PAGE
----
The violent insurrection last week reignited criticism against social media companies for their role in the buildup to the violence at the U.S. Capitol.
But Matt Perault, former director of public policy at Facebook, said telecommunications companies like AT&T (T) and Verizon Communications (VZ), the parent company of Yahoo Finance, should be equally scrutinized.
Speaking to Yahoo Finance Live, Perault said any regulation emerging from the riots should be applied ‘consistently’ across all content providers.
“If you take the view that these views are so pernicious that they should not be heard on any communication platform, then you can't just look at social networks,” said Perault, currently director of the Center on Science and Technology Policy at Duke University. “You have to look at other components of the tech sector such as cloud providers, for instance, and then you would also have to look at telecommunications providers like AT&T and Verizon.”
Facebook (FB) and Twitter (TWTR) have scrambled to act quickly, amid growing criticism against their platforms in the wake of the events on Jan. 6. Twitter permanently banned President Donald Trump on Friday and shut down his account with more than 80 million followers, citing the “risk of further incitement of violence.” Facebook stopped short of that, suspending Trump’s account until at least the inauguration.
The crackdown has extended to the president’s staunch followers. On Tuesday, Twitter announced it had removed more than 70,000 accounts that promoted the QAnon conspiracy theory, while Facebook said it was scrubbing content using “stop the steal,” a rallying cry for Trump’s supporters.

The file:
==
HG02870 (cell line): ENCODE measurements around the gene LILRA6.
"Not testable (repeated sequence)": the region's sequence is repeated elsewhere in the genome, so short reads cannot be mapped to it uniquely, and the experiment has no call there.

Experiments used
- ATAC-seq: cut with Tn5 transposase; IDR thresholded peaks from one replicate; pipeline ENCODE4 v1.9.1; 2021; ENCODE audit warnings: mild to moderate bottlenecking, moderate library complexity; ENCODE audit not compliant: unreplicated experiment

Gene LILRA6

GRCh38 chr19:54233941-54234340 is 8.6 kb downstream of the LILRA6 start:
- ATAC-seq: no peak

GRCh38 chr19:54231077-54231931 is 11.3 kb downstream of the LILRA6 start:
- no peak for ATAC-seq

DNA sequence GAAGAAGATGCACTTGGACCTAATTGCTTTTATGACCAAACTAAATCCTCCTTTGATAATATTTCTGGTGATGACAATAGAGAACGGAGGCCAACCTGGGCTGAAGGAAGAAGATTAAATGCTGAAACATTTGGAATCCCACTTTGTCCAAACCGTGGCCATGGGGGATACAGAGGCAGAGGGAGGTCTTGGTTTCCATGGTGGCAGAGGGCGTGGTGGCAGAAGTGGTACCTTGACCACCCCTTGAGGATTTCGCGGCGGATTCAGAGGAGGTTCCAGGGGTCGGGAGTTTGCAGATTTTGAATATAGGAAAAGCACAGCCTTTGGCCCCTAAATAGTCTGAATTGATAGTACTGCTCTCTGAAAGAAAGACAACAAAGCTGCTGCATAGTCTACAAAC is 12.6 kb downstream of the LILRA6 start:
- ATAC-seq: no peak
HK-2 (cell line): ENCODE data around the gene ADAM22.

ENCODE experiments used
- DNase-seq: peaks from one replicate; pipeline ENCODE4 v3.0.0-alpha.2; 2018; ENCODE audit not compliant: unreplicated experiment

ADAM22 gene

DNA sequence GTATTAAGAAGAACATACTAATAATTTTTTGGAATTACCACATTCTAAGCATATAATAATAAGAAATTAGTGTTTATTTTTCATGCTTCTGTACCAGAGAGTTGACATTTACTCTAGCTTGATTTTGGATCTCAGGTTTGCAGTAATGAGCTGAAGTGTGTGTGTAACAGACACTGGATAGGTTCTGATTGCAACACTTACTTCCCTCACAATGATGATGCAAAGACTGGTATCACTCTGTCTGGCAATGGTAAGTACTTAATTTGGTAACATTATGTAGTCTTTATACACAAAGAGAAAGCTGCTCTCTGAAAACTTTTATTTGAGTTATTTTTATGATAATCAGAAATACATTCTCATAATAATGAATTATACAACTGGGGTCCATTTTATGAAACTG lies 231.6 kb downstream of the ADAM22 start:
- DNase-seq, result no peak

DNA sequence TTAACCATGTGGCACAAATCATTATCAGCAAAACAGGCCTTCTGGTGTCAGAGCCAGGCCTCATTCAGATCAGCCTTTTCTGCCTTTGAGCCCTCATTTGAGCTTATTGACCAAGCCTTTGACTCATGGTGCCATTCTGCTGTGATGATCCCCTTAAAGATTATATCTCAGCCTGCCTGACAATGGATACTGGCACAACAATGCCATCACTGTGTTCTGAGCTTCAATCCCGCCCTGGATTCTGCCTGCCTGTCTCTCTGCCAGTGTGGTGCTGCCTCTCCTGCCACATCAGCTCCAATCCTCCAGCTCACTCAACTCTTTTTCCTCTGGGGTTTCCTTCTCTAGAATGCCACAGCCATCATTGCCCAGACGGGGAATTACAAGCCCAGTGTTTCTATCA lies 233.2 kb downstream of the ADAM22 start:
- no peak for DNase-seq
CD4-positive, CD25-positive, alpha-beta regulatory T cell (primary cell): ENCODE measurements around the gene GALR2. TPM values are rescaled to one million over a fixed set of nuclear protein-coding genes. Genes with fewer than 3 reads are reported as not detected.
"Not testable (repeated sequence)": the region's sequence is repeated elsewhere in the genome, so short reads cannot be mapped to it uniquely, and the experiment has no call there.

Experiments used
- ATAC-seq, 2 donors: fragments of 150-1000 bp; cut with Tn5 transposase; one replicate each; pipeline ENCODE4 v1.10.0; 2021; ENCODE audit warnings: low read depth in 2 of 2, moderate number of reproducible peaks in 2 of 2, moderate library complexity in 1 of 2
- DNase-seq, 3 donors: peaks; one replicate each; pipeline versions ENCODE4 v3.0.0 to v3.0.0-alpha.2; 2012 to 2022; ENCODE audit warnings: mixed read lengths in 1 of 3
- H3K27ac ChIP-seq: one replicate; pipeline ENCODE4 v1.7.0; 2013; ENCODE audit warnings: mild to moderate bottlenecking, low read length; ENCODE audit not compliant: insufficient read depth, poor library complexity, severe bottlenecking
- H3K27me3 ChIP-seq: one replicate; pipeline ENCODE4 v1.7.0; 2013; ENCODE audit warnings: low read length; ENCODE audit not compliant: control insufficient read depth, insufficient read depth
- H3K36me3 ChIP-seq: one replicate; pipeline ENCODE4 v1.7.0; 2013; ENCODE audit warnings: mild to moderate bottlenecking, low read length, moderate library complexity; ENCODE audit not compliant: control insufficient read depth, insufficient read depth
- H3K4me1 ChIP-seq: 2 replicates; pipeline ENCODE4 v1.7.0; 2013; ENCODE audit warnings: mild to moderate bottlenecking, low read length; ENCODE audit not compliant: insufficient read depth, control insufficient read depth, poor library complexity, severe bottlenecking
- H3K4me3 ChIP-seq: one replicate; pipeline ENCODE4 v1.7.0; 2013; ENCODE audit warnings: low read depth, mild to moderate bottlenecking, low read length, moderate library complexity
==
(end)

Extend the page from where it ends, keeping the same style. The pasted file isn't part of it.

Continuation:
Amazon (AMZN), Google (GOOG), and Apple (AAPL) have all moved to crackdown on conservative social media platform Parler, a popular app used by the president’s followers and many of the rioters who stormed the Capitol. Google and Apple removed it from their app stores, while Amazon said it would remove Parler from its cloud hosting service, Amazon Web Services, effectively shutting down the platform. Parler sued Amazon Monday, claiming the suspension violated antitrust law and breached the companies' contractual arrangement.
“This was a clear example of their platforms being used to create real world harm and from [the tech companies’] perspective that was always the dividing line. Speech would be permissible real world harm would be problematic,” Perault said.
The latest moves have reignited the calls to regulate Big Tech. Google and Facebook already face antitrust lawsuits filed by the Department of Justice and state attorneys general. But Republican lawmakers have long set their eyes on content regulation, calling for a repeal of Section 230 of The Communications Decency Act, the 1996 law that gives websites that host user-generated content broad protection from legal liability for content posted on their sites.
Telecommunications companies have largely escaped public scrutiny so far, despite carrying conservative cable networks like One America News and Newsmax which have peddled conspiracy theories, falsely alleging widespread fraud in the presidential election.
Still, Comcast (CMCSA), AT&T, and Verizon have all moved to distance themselves from Republican lawmakers, with all three companies announcing they will suspend political contributions made to members of Congress who voted to object to the certification of Electoral College votes.
At least one lawmaker has singled out telecommunications firms’ role in disseminating content related to the Washington riots. In a letter to mobile carriers, Sen. Mark Warner (D-Va.) urged the companies to preserve content and associated meta-data connected to the insurrection, calling it “critical evidence in helping to bring the rioters to justice.”
Perault said the inquiries strengthen the case, that the investigation into what led to the violence and ensuing regulation, should go beyond tech.
“We should advocate for a regulatory landscape that supports a range of different perspectives and speech perspectives. That would mean the speech perspectives on social networks, but also the speech on telecommunications providers,” Perault said. “But if we are going to be more stringent and regulating them and censoring speech, then we should do it consistently across the providers.”
Akiko Fujita is an anchor and reporter for Yahoo Finance. Follow her on Twitter @AkikoFujita